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Wells Fargo banks on Greenhouse

New mobile-first service relies on artificial intelligence aid for customers needing guidance

New mobile-first service from Wells will launch early next year as a steppingstone to broader, deeper relationships with the bank. New mobile-first service from Wells will launch early next year as a steppingstone to broader, deeper relationships with the bank.

“We hear from a lot of people that they get stressed about money,” says Steve Ellis, head of the Wells Fargo Innovation Group. In the first quarter of 2018 the bank plans to pilot a new mobile-first app called Greenhouse that is intended to address such stressing, especially for millennial customers.

The idea behind the new Greenhouse app is to help consumers manage their money and understand their financial status in real-time using artificial intelligence.

Ellis explains that many bank customers manage their funds using a “rear-view-mirror” approach. Mistakes have already been made, then. The new service will help the customer learn from experience but will also help manage financial affairs before the customer gets into trouble.

Meant for mobile

“The Greenhouse experience helps consumers take control of their financial health by enabling them to become more hands-on with the finances,” says Ellis. “From creating a weekly spending budget, to working toward financial goals, the customer is in control—all on a mobile phone.”

Ellis says the forthcoming account was created for phones specifically—the iPhone first—for two reasons. One is that many more banking consumers own smartphones than tablets. Another, he said, is that “phones are in your pocket, tablets are in your briefcase.”

Greenhouse will give customers personalized views of their financial affairs based on artificial intelligence. A basic element of the service is a pair of financial accounts. One account, designed for weekly spending, can be accessed using the customer’s debit card or a mobile wallet. The other is dedicated to saving and to paying bills.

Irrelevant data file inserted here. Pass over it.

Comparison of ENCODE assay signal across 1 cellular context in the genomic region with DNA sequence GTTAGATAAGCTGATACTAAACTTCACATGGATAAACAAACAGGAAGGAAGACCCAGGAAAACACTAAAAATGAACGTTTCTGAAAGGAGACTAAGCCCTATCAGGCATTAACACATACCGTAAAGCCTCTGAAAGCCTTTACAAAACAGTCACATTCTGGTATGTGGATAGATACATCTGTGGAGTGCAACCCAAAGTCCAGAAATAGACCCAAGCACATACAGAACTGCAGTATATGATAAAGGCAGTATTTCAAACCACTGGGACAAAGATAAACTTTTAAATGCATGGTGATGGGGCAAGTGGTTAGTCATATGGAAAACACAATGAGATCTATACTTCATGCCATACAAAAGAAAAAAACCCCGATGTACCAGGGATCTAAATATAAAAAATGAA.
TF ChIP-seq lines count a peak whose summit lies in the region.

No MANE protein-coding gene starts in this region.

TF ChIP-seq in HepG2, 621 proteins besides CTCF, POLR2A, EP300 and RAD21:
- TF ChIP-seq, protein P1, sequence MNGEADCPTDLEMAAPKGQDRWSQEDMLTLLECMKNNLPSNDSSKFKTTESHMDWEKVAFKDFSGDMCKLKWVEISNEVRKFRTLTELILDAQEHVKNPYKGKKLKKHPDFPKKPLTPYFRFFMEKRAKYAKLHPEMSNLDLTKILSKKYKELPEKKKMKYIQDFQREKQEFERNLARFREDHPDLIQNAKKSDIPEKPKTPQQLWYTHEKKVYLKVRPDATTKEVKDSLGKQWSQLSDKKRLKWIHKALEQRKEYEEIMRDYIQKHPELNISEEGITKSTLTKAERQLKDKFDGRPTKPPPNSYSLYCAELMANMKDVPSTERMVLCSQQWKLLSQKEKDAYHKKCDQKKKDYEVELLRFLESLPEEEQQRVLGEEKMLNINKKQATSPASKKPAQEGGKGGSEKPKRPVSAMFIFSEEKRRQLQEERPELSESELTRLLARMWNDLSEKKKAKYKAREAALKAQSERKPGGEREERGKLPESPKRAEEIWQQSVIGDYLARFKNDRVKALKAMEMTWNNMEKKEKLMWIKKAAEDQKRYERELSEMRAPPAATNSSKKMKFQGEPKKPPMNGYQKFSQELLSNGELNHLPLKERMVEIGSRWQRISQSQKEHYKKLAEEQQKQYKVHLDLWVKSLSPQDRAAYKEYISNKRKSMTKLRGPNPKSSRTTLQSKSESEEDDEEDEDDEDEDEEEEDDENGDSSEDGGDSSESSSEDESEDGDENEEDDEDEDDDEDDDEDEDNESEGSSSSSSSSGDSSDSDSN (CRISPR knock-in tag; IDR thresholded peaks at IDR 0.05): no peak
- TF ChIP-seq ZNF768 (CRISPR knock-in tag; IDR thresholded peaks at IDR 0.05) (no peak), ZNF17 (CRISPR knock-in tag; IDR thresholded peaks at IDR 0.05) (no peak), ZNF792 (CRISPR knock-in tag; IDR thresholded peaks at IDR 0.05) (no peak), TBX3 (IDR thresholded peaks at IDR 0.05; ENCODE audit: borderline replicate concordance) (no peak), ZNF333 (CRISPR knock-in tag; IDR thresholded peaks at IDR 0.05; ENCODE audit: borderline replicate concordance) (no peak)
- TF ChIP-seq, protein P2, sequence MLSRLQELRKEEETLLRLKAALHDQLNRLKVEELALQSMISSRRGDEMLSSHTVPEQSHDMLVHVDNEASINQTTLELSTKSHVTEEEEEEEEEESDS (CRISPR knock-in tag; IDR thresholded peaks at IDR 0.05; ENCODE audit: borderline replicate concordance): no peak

As Greenhouse learns about the customer’s usage patterns, AI will permit the service to make personalized insights. Access to the Zelle peer-to-peer payments network rounds out the payments aspects of Greenhouse.

Where Wells will take Greenhouse

As Ellis describes it, Greenhouse is intended to be a work in progress for both the customer and the bank. As the bank begins rolling it out, Wells intends to monitor what people are saying about the service.

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“We want to have people bang on it,” says Ellis.

What the account means to customers will evolve.

“Our view is that this is a steppingstone,” says Ellis. “We made this for long-term relationships.”

However, while Greenhouse represents a product designed to meet the needs of a demographic slice of the bank’s markets, Ellis says he believes that building banking apps based on customer segments can only go so far.

“We probably don’t need to have 100 different apps built around that many micro-segments,” said Ellis.

Instead, over time, hopes to see the tailoring of account features come from the application of AI to banking needs.

Ideally, he explains, “”everyone becomes a customer segment of one. … It’s our job to bring you what you need.”

Steve Cocheo

Steve Cocheo’s 38 years in financial journalism have taken him to all 50 states and nearly every corner of financial services in companies from fintech startups to community banks to regional and national giants. He is executive editor of Banking Exchange and digital content manager of www.bankingexchange.com. Previously he spent 36 years on the staff of ABA Banking Journal and 22 years concurrently as editor of ABA Bank Directors Briefing. He is the only journalist to have sat in on three federal banking exams, was a finalist for the Jesse H. Neal national business journalism awards, and a winner of multiple awards from the American Society of Business Publication Editors. In 2017 he received three awards from ASBPE: National Gold, National Bronze, and Regional Silver. Two years ago he finally gave up his cherished Blackberry for an iPhone, recently tried Uber, and has made it by Citibike from Battery Park to the Washington Bridge… and back. Connect with Steve Cocheo and Banking Exchange on LinkedIn. Follow Banking Exchange on Twitter

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